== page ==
The Pillars of LDI

How customized LDI strategies are spreading to small corporate plans and ultimately, public plans.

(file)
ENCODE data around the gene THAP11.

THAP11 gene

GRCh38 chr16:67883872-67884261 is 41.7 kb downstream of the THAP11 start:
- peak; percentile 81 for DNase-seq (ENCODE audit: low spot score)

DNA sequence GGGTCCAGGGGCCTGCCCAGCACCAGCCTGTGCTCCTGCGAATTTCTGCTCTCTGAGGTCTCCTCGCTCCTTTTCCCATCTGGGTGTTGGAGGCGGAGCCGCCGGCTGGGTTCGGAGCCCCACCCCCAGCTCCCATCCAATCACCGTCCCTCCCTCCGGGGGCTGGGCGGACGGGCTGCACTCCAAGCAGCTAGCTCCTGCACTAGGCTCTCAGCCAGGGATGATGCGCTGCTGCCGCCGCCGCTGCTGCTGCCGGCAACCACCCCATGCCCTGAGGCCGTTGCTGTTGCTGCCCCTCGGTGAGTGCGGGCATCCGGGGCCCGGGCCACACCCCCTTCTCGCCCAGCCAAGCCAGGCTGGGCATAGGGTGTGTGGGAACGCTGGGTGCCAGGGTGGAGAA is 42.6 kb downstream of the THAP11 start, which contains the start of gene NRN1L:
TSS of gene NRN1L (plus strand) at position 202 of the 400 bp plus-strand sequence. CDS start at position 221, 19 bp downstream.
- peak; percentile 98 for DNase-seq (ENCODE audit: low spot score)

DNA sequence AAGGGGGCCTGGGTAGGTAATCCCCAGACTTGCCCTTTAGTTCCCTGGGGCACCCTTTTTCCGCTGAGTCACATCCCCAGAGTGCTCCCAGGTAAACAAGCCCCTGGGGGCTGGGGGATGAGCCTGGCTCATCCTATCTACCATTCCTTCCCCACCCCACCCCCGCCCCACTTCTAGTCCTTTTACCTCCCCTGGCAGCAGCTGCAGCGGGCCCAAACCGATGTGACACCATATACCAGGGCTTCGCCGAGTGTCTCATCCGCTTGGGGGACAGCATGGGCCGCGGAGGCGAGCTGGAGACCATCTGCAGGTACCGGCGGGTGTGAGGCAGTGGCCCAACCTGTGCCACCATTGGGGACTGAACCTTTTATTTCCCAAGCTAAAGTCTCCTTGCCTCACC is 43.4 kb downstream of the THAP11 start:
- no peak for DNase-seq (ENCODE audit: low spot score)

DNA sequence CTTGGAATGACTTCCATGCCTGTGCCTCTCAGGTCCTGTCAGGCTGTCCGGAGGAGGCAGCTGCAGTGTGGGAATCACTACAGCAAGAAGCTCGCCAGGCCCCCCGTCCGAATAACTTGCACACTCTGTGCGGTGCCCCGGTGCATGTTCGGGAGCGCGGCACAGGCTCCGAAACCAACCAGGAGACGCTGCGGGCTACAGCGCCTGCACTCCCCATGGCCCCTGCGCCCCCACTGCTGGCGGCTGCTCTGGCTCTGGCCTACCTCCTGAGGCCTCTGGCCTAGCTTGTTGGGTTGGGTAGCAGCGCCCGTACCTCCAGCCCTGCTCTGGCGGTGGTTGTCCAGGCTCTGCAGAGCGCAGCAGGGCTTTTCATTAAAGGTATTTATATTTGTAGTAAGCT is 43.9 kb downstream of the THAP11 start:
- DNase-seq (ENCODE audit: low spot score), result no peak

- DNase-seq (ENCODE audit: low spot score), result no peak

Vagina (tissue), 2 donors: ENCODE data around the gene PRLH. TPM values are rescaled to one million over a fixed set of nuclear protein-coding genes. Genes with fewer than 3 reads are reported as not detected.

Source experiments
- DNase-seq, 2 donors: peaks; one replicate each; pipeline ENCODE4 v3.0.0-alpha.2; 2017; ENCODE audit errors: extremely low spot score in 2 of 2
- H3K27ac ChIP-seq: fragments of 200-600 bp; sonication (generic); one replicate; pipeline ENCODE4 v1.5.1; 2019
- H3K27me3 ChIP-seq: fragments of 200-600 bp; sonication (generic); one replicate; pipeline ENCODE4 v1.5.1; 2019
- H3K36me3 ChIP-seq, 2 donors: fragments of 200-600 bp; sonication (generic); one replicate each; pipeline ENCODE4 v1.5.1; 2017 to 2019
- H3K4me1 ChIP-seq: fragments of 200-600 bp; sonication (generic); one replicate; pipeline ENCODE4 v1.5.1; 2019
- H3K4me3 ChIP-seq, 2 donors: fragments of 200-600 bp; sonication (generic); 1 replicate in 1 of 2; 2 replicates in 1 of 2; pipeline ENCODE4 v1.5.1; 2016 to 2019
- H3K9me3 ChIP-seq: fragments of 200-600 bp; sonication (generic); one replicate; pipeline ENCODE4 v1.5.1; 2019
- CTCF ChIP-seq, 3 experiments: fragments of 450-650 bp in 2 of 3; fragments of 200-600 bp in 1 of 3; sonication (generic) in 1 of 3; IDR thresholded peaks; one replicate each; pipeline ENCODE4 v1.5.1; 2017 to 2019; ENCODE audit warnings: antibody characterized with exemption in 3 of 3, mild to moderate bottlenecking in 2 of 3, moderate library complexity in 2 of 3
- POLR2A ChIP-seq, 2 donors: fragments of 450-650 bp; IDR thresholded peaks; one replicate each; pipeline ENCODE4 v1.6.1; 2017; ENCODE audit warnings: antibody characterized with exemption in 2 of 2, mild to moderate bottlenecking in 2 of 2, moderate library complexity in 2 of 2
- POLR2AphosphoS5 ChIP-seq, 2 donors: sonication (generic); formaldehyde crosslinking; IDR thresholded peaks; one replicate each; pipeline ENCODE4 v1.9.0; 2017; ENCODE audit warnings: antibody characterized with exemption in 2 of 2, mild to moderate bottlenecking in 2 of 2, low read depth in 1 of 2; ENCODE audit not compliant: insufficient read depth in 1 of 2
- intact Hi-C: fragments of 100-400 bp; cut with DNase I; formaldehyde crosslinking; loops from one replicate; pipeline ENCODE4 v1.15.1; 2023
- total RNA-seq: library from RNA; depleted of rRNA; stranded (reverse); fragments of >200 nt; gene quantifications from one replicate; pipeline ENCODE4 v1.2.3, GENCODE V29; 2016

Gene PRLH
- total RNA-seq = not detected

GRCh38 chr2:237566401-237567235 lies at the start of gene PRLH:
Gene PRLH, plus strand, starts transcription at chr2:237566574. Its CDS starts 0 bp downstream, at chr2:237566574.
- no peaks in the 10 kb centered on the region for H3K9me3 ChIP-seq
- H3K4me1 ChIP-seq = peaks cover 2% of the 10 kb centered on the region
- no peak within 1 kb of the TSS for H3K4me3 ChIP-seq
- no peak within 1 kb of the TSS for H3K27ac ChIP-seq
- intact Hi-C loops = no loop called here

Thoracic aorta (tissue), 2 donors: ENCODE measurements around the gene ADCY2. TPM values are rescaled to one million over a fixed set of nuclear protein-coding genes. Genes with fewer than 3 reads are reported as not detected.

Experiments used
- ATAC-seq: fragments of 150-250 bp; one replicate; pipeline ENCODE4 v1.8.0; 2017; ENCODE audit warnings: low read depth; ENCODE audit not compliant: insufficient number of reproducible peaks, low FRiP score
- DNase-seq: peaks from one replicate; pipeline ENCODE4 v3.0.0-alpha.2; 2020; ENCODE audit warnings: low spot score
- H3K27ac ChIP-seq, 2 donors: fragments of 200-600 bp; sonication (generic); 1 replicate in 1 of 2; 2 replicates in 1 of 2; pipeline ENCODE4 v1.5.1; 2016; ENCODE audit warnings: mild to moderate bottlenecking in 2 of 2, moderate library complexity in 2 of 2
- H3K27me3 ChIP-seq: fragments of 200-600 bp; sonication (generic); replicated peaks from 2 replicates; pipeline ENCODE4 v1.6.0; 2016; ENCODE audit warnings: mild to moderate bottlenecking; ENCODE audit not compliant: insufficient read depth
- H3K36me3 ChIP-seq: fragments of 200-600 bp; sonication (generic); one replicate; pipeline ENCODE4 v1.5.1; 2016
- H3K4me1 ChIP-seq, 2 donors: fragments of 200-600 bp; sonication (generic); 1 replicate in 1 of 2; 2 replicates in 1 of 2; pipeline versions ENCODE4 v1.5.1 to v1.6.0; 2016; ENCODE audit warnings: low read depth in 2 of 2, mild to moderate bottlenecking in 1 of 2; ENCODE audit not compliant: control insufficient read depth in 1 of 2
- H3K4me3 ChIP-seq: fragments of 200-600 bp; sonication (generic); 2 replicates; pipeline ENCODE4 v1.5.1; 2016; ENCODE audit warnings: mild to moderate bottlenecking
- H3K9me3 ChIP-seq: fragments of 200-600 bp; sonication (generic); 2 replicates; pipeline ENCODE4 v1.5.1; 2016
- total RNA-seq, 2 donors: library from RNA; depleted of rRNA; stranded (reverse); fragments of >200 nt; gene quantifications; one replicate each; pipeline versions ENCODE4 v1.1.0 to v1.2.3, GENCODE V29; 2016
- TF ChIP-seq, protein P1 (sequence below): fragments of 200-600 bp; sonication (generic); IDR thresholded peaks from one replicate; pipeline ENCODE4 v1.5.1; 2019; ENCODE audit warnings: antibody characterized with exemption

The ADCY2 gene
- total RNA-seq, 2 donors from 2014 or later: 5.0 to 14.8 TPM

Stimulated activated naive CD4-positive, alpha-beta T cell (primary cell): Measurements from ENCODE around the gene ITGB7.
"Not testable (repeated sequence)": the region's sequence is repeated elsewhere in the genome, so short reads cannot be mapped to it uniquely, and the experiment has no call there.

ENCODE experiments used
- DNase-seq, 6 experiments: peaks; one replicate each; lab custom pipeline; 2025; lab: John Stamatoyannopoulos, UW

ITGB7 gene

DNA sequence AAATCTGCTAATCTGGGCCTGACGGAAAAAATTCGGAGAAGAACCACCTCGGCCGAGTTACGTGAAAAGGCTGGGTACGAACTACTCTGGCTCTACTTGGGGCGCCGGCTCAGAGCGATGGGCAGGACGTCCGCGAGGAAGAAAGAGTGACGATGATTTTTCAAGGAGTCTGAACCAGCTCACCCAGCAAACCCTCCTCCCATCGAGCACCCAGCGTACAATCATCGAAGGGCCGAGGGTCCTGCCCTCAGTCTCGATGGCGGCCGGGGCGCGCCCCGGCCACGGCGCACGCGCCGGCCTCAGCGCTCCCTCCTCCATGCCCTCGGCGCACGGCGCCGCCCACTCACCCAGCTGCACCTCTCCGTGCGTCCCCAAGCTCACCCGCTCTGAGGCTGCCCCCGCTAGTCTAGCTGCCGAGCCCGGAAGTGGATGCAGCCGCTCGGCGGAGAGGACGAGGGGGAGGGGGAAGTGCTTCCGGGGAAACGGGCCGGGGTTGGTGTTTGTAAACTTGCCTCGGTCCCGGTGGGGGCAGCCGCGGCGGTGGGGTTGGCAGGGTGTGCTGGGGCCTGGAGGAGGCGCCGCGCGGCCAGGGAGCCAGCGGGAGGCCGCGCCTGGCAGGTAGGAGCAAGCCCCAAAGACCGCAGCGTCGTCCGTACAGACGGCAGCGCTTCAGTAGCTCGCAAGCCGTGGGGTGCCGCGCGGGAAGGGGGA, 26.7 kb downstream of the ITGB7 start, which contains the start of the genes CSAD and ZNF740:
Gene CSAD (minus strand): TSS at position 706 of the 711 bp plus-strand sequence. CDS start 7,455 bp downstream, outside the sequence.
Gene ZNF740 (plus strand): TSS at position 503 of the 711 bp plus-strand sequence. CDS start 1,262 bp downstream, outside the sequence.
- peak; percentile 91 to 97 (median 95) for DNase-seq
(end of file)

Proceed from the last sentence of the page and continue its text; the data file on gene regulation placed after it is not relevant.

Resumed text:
Nuveen Asset Management aims to simplify the holistic LDI approach through three distinct investment “pillars”. David Wilson (Head of Institutional Solutions), Evan Inglis (Senior Actuary), Amy Luberto (Senior Analyst), and James Colon (Head of Managed Volatility Strategies) discuss how customized LDI strategies are spreading to small corporate plans and ultimately, public plans. Q: When we spoke briefly prior to meeting, we talked about Nuveen’s three pillars to liability-driven investing (LDI). How do they shape Nuveen’s de-risking philosophy? Dave Wilson: First and foremost, we believe in holistic plan risk management. We express that in terms of these three key pillars to accomplish those objectives: liability-driven investing, demographic-based investing, and managed volatility strategies. First, liability-driven investing is a well-adopted approach by corporate pension plans. When we think about LDI, we see many different approaches and also note that many of them are far too complex. LDI managers also tend to be focused on the large to mega-sized plans in the market, leaving thousands of smaller plans behind. So with these two observations in mind, we sought to develop a solution that provides a simple and effective hedge of plan sponsors’ liabilities and one that accommodates both early and late-stage de-riskers. Also, one that serves as an equally effective solution for smaller plans as it does for larger plans. This project started out more than a year ago when we aligned with Wilshire Analytics, the investment technology arm of Wilshire Associates and the team that produces the Wilshire 5000 and many other indexes. Wilshire developed a methodology decades ago for many of the major custodians and consulting firms in the US where they receive bond data from those clients via a double-blind submission process and provide performance and allocation analytics for them as a service. In the process, they realized they were receiving valuable bond data—data that represent bonds held in actively-managed strategies for institutional investors. So they’ve decided to aggregate this data and create what is now called the Wilshire Bond Index. Wilshire’s key differentiator is that the bonds in the index represent bonds held in actively-managed strategies on behalf of institutional investors, whereas the Barclays Aggregate Index represents bonds outstanding. Therefore, the Wilshire Bond Index is a better representation of the actively- managed bond market. We leveraged this universe of bonds and first created our own sub-universe. Specifically, we removed bonds rated triple-B and below, structured products and variable-rate debt and ultimately arrived at a sub-universe of single-A to triple-A corporate and taxable municipal bonds to best replicate movements in corporate pension liability discount curves. We then took this sub-universe and created “buckets” organized by maturity range, because if you think of a pension liability, it is not organized by duration, it is a series of future expected cash flows. The liability itself can be organized by maturity range. After many iterations, we ended up with four indexes: an intermediate 5-to-10 year corporate bond index, a long 10-to-20 year corporate bond index, a long 20-to-30 year corporate bond index, and a 20-plus year (ultra-long) STRIPS index. We argue that if you’re a “late-stage” de-risker with a plan that is either fully funded or overfunded and looking for a precise hedge of your liability, a combination of strategies managed against these four indexes will give you minimal tracking error against your liability. For an “early-stage” de-risker, typically a plan that is underfunded and has a balance of growth assets and hedging assets, we recommend using one of the longer-duration strategies to maximize duration and yield. For example, a plan that has a glide path and is now an early-stage de-risker but will eventually progress to late-stage, can simply invest in a strategy benchmarked against, say, Nuveen’s Long Corporate 20-30 Bond Index. Then, as the plan becomes better funded, the plan sponsor could add the other indexes and complete its hedging program. Q: Is this a better way to customize LDI programs? Wilson: It’s a way to customize—and do it without derivatives. The combination of these indexes is designed to be a simple and effective hedge of the liability, available to all plan sizes. Evan Inglis: One of the key things we’ve done is to take the long corporate bond universe and split it up into these two pieces: 10-to-20-year maturities and 20-to-30-year maturities. This allows for a lot more flexibility to align the cash flows of the assets with the cash flows of the pension plan. So when we take just the 20-to-30-year maturities, as Dave was saying, we can offer a strategy that has more duration as well as more yield. It’s really the simple act of splitting up the long-duration universe that creates additional flexibility and solutions with more yield and duration. Wilson: That’s the keyword here: Simple. The asset management community has done a great job making LDI too complex. LDI is really simply asset/liability management and we hope that our approach reflects that. Amy Luberto: We have a corporate pension client who is in the early stages of de-risking now. We currently manage a long government/credit mandate for them and act as their completion manager. We saw these indexes and the associated products as a good opportunity for them to move from the current strategy that they have now into Nuveen’s Long Corporate 20-30 Bond Strategy. As Evan and Dave both described, they will be getting more duration and more yield. The increased yield is appealing to them and also the fact that we don’t need to use derivatives is a big selling feature for them. Initially, this change is fairly subtle but as we look forward to the end game and always keeping that in mind, we can provide a more precise match along the curve simply and effectively across these four strategies that we created. Q: How would small- to mid-sized plans benefit from this approach? Wilson: While this solution very much applies to large plans, it puts small and mid-sized plans on the same playing field. The cost of implementing a customized LDI strategy for a $100 million plan is far greater than a plan that has more than a billion dollars. It’s been our mission to solve that problem. Smaller plans also feel more comfortable with not using derivatives and leverage. So if we could offer a solution that takes those issues off the table and improves their effectiveness—then we think we’ve done our job. Q: You also mentioned demographic-based investing. How is that different than LDI and who does it apply to?Inglis: The demographic-based approach is for any defined benefit pension plan and it’s really an approach that makes sense and arguably should have been applied all along for any pension plan—corporate or public. We tend to focus on it in the public plan world because their liabilities aren’t measured with market interest rates, so a typical LDI strategy, which is all about interest rate and credit spread sensitivity, doesn’t apply. The demographic-based approach aligns the plan’s investment risk with the liability and starts with the retirees. The retiree segment of the liability is a very predictable cash flow stream because all the benefits have been calculated. Most of the benefits will be paid out in the next 10 or 20 years or so, and it’s possible to match the cash flows very effectively. This portion of the liability aligns very well with fixed income. However, the expected payments of the active population are uncertain and far out in the future. Their benefits haven’t been calculated yet because they will still get pay increases during their careers. You also don’t know when they’re going to retire. A demographic-based investing approach would align these uncertain cash flows with growth assets that also aren’t as predictable. So it’s really about aligning your growth assets with your obligations further out in the future and aligning your predictable asset cash flows with your predictable payment—similar to a target date fund that focuses on income. As the payment requirements get closer and closer, you start to focus more on that income and begin to move your assets into fixed income to provide the cash flow stream that you need to make the payments. It’s a very basic and intuitive approach. When we talk to people about the concept, they identify with it and understand it. Again, in the public plan world, you don’t need to get into matching duration. Luberto: We recently created a “functional” portfolio for one of our public pension clients. We first focused on the fixed income portion of their portfolio and transformed it into a liability-aware fixed income allocation. So, instead of a traditional total return fixed income strategy, we are specifically looking to match the near-term payments in a graduated fashion. For example, we plan to match 100% of the year one cash flows, 75% of years two through four and 50% of years five to seven. We’ll maintain this hedging percentage over time to make sure that we always have the highest likelihood that the near-term liability payments are going to be made without having to liquidate assets and without sacrificing the portfolio’s expected rate of return. Inglis: It’s kind of like a glide path—the fixed income allocation increases as the payment gets closer. Wilson: At their cores, public pensions and corporate pensions are the same. What makes them different is how their liabilities are valued as well as the surrounding regulatory environment. A corporate plan that is de-risking cares about matching duration and credit spread volatility to the liability. Public plans care more about meeting near-term benefit payments. Inglis: Another situation where this solution works well is for cash balance plans because the active cash balance liability is different from the liability for retirees. Most cash balance plans have retirees with a traditional pension liability, so we need a very different type of portfolio for the actives versus the retirees. By splitting up the different demographic groups and creating independent portfolios we get portfolios with the right kind of risk for each group. Another way the demographic-based approach can add value is by helping corporate plans to start aligning their assets with liabilities, but without worrying about whether interest rates are going up. So many plan sponsors are concerned about the potential effect of rising rates on a long duration LDI strategy. But the demographic-based approach does not necessarily extend duration because it initially focuses on matching the near-term cash flows for retirees. Q: Let’s talk about the third pillar of volatility management and derivative solutions. How do you address the return-seeking side of the portfolio? Wilson: If you think about partially executed LDI solutions, consider a plan that is 80% funded, with a 60/40 portfolio. The plan is an early-stage de-risker and extends the duration of its fixed income portfolio. Step one completed. When you look at how much they’ve altered their risk profile against their liability, the additional duration only has an incremental effect on overall risk. In fact, equity risk is still the dominant source of risk in that portfolio. This is where our risk-based strategies come in. James Colon: As Dave alluded to, so much of a pension plan’s investment risk resides in the equity allocation. It’s not just interest rate risk or credit spread risk that matters. So we’ve spoken to plan sponsors about extending their risk management programs to move beyond simply interest-rate hedging and to start looking at how they can actually manage the other components of risk inside their portfolio. We’ve designed overlay strategies that aim to manage to a specific risk target without disrupting the underlying investment managers. These strategies complement the LDI allocation. Wilson: On one hand, we’re looking to deliver a simple and effective de-risking solution with our indexes. But for plans that still have a meaningfully-sized return–seeking portfolios, what are the tools that we can employ to stabilize their risk profile? The blunt tool is more aggressive hedging of the liability. But many plans are just not in the position to do that at this point. Luberto: For example, we have another corporate pension client that is quite well funded at the moment and are further along in their de-risking glide path—but they still have 50% of their exposure in global equities. We weren’t comfortable with the amount of risk that this exposure brings to the plan. Our recommendation was to cut the equity exposure in half and move that portion to liability-matching bonds. But since they don’t want to completely give up the growth potential of the portfolio, we decided to implement an overlay strategy using equity index options on top of a portion of their hedging assets. This would allow them to take controlled equity risk with the goal of keeping up with—and hopefully outpacing—the growth of their liabilities. Colon: So for a plan sponsor that has a decent amount of exposure to equities and is looking to manage this risk, we first look through to their underlying benchmarks. We identify liquid derivatives contracts that we can use to manage the volatility of the equity strategy. We want to specifically manage the systematic risk. We don’t want to hedge away the active management component of the underlying manager. We then make short-term volatility forecasts for each of the exposures. Based on those forecasts, we will increase or decrease the amount of equity beta exposure in the portfolio. For the most part, it’s actually a pretty straightforward strategy. We’re just making short-term volatility forecasts and adjusting our market exposure to keep their overall volatility at the target level. Q: In closing, it seems that most of what you do is liability-focused. Is that an accurate statement? Wilson: If there’s one thing that aligns all of our thinking within our solutions team, it’s considering your assets in relation to a goal that you have—an investment goal or an obligation. You can turn almost any investment objective into a liability and our three risk-based pillars help us deliver on our objectives.